Energy R&D 2021: Public Expenditures in Austria

The public energy research expenditures amounted to 224.1 million euros in 2021, thanks to the economic stimulus plan. This is the highest value so far and an increase of 44.4%.

Bibliographic Data

Energy Research Survey 22/2022
A. Indinger, M. Rollings
Publisher: BMK
English, 123 pages

Content Description

In 2021, about 1,200 projects and activities for publicly funded energy-related research, development and first-of-a-kind demonstration amounted to 224.1 million euros. A year-on-year comparison shows a substantial increase in public energy research expenditures of 68.9 million euros or 44.4% for the year 2021 and thus an all-time high.

As in previous years, the area of "energy-efficient end-use technologies" is in first place with expenditures of 96.0 million euros. Electromobility is an important field of research with a total of 29.9 million euros in 2021, as are the subcategories energy efficiency in industry and energy-efficient buildings, each with 15 million euros, and smart cities with 13.3 million euros.

The two areas "smart grids and storage" with 45.1 million euros (due to a strong increase of activities of some additional 12.7 million euros) and "hydrogen and fuel cells" with 41.1 million euros follow by a comparatively wide margin. Hydrogen showed a remarkable surge by a factor of ten, propelling this subcategory to 31.8 million euros.

"Renewable energy" (especially biomass and photovoltaics) and "cross-cutting issues" (which include projects that are located in two or more thematic areas) added 20.5 million and 19.0 million euros, respectively. The thematic areas "nuclear energy" (1.6 million euros) and "fossil fuels" (0.8 million euros) are far behind in terms of funding, neither of which is a priority in publicly funded energy research in Austria.

More than three quarters of the expenditures presented in this report were directly financed by funding authorities (federal government, provinces and funds). The remainder came from research institutions (including universities) provided with equity capital from federal or provincial budgets.

Expenditures of federal ministries – either directly or via programmes within their fields of responsibility – totalled 76.5 million euros, with the Federal Ministry for Climate Action, Environment, Energy, Mobility, Innovation and Technology (BMK) investing 66.7 million euros of that amount. The Climate and Energy Fund spent 70 million euros in 2021. Both BMK and the Climate and Energy Fund had been responsible for the strong overall growth in expenditures in 2021, 32.7 million euros (24%) were funds from the economic stimulus package that exceeded the ordinary budget.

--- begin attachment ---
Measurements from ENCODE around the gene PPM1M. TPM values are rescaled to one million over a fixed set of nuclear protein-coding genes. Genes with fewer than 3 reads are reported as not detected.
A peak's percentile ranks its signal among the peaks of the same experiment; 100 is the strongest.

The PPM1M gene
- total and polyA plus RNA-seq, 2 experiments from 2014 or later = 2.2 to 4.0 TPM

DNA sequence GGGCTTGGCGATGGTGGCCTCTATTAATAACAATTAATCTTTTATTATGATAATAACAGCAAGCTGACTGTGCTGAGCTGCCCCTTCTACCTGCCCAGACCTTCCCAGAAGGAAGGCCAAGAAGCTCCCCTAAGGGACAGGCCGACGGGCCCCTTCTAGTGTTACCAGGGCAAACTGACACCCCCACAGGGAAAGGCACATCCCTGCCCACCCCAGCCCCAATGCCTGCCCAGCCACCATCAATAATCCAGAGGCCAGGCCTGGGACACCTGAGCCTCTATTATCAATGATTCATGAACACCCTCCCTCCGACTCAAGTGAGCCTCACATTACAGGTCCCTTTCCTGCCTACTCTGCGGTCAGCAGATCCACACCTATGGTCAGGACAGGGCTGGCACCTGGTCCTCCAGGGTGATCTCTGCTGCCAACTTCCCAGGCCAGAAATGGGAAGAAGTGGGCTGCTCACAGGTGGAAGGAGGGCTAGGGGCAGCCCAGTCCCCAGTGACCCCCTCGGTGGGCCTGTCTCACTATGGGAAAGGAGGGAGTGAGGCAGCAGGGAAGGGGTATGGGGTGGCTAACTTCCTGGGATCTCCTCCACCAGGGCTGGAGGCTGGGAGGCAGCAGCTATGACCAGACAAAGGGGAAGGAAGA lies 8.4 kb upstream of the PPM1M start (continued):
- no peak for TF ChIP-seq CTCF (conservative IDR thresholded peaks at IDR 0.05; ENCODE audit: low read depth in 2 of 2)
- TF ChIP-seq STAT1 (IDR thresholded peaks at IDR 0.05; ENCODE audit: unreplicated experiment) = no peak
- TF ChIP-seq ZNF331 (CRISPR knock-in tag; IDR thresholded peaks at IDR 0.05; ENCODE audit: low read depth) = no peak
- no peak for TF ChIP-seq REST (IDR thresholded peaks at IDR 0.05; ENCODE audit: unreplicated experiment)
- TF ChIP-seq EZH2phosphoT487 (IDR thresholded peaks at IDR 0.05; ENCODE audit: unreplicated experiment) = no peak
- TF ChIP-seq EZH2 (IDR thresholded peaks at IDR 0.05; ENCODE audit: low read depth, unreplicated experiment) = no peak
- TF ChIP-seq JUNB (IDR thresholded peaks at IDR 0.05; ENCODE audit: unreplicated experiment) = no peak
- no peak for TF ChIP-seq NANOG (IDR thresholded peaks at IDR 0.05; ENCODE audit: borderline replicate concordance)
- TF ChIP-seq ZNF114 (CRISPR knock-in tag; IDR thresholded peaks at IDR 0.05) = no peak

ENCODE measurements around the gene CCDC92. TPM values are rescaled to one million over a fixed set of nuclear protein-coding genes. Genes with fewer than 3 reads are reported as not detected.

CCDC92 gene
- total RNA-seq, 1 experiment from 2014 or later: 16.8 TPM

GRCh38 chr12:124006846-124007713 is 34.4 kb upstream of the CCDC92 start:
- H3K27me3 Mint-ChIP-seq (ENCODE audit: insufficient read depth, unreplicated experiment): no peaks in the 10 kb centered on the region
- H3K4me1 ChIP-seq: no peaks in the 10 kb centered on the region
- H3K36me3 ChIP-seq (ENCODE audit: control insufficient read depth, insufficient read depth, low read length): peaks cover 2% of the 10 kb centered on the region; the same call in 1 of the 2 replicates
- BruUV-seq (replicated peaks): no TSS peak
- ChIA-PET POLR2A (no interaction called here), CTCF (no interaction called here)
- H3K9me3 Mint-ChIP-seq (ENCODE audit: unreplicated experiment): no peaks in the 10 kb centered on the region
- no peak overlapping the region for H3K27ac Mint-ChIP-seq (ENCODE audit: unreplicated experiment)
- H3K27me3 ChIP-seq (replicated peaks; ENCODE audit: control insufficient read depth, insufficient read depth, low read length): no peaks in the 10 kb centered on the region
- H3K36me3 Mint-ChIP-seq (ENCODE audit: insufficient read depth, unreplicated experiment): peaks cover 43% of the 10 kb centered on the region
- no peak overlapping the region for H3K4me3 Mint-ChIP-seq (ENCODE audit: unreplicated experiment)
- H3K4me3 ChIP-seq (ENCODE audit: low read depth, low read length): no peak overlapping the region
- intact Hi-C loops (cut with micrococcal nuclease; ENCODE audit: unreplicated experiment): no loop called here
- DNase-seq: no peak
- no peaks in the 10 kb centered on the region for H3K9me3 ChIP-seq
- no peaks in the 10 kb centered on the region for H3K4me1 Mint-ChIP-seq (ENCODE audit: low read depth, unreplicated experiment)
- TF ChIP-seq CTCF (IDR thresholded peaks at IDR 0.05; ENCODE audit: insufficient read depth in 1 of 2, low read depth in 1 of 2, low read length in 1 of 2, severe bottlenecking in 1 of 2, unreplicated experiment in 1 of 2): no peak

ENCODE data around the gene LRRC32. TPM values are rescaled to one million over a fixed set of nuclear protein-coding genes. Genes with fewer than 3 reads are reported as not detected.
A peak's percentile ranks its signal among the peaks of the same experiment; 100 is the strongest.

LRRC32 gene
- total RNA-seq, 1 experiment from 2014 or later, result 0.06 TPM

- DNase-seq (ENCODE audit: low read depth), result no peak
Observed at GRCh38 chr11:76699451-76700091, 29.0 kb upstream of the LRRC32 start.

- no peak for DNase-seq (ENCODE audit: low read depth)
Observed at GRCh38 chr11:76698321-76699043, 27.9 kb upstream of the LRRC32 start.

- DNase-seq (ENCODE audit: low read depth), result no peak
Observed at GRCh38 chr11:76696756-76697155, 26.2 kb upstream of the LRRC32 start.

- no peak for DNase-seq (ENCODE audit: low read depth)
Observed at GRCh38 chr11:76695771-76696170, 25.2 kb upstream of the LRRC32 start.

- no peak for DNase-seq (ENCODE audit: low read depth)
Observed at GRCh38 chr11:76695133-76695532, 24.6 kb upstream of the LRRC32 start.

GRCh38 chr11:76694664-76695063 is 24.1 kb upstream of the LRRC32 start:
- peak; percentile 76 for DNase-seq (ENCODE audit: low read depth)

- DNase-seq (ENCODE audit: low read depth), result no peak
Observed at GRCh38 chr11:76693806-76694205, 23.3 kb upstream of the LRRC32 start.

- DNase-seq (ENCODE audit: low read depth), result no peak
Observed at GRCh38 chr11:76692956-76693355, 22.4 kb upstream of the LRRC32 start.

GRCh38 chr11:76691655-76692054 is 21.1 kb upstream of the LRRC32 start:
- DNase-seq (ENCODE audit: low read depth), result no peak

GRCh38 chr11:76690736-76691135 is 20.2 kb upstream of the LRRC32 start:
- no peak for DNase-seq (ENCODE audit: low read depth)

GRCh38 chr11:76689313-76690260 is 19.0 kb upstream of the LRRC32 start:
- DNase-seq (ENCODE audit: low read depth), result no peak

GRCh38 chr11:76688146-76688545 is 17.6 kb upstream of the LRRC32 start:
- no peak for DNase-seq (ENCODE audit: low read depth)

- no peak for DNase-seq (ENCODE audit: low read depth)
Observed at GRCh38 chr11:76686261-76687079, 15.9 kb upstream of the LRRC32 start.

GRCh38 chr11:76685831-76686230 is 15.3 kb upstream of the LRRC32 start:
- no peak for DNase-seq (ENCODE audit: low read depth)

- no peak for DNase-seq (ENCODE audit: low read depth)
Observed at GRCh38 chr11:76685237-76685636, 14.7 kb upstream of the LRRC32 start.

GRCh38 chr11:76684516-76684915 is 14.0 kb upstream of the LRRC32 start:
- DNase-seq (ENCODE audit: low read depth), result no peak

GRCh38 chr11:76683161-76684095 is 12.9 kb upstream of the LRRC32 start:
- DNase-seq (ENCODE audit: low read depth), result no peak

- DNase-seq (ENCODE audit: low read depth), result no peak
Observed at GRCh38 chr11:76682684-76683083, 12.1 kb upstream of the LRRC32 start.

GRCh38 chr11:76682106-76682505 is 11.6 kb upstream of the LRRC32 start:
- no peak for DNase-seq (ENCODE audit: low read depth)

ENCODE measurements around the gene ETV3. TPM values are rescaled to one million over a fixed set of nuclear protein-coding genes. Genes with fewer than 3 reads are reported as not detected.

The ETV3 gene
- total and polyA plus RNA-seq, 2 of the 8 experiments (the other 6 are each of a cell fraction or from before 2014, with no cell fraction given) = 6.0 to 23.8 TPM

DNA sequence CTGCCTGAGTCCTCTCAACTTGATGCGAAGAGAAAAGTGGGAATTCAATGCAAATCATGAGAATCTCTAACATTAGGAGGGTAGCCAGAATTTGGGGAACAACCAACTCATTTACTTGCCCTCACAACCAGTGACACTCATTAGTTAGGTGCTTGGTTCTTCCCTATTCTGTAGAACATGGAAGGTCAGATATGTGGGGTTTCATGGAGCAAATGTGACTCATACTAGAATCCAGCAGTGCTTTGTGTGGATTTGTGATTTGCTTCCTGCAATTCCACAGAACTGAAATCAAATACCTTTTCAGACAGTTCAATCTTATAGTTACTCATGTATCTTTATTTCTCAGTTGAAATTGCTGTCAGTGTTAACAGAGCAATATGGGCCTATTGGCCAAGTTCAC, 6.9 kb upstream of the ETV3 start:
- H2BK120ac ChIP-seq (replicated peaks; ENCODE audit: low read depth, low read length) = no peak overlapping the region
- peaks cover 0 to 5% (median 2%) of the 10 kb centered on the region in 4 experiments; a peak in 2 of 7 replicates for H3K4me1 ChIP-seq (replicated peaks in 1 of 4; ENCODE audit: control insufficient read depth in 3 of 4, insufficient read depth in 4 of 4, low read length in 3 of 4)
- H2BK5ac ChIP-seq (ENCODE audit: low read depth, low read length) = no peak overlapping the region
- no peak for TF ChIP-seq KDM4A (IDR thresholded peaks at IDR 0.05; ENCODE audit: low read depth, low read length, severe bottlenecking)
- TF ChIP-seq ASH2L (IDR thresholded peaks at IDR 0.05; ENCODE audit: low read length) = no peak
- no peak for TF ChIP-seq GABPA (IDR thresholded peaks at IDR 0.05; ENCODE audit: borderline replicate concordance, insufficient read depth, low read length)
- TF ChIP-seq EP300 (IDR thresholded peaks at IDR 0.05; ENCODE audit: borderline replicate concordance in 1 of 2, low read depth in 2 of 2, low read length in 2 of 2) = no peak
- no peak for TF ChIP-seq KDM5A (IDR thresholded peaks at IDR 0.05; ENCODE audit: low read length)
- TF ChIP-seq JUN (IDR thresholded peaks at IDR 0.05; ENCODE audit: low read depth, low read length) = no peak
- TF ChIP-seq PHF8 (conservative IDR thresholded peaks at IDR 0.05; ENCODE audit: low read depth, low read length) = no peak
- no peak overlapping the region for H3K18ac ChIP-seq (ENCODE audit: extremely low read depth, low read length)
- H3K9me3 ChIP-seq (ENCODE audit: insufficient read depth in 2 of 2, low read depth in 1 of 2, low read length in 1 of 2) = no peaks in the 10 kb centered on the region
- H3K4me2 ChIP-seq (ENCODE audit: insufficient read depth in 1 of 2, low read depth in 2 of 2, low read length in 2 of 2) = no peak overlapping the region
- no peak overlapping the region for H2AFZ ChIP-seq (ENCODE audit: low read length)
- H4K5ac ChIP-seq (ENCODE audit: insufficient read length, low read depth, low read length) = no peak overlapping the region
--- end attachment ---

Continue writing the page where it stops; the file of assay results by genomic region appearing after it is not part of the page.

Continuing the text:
The Austrian Research Promotion Agency (FFG) as the national funding agency for industrial research and development provided 17.9 million euros with its permanently open calls of general programmes. In addition, the FFG executes a bundle of thematic and structural programmes on behalf of ministries and the Climate and Energy Fund. Total expenditures of the nine federal provinces of Austria – with Styria in the lead with 2.7 million euros in 2021 – amounted to 5.5 million euros. Expenditures of non-university research institutions based on equity capital provided by the government were 36.7 million euros; the Austrian Institute of Technology AIT invested a considerable part of this sum. Universities (led by Vienna's University of Technology) and universities of applied sciences spent 14.2 and 1.6 million euros in equity capital, respectively.

Overall, 62.4% of the means were used for applied research and 18.6% for experimental development. Expenditures for first-of-a-kind demonstration amounted to some 15.4% in 2021. Basic research summed up to 3.5% and represented the category with the smallest share in this analysis. The importance of energy research – measured in terms of public funding – has stagnated in the last decade but saw a significant increase from 0.041% in 2020 to 0.056% in 2021 as a share of the gross domestic product.

An additional gender analysis revealed that women headed the consortia of 53 out of 299 projects. On average, however, female consortium leaders managed smaller projects than their male counterparts. In 37.8% of projects of the analysed project portfolio, women were responsible for the technical or scientific part of at least one organisation in the project consortium or led the consortium (2020: 32.7%).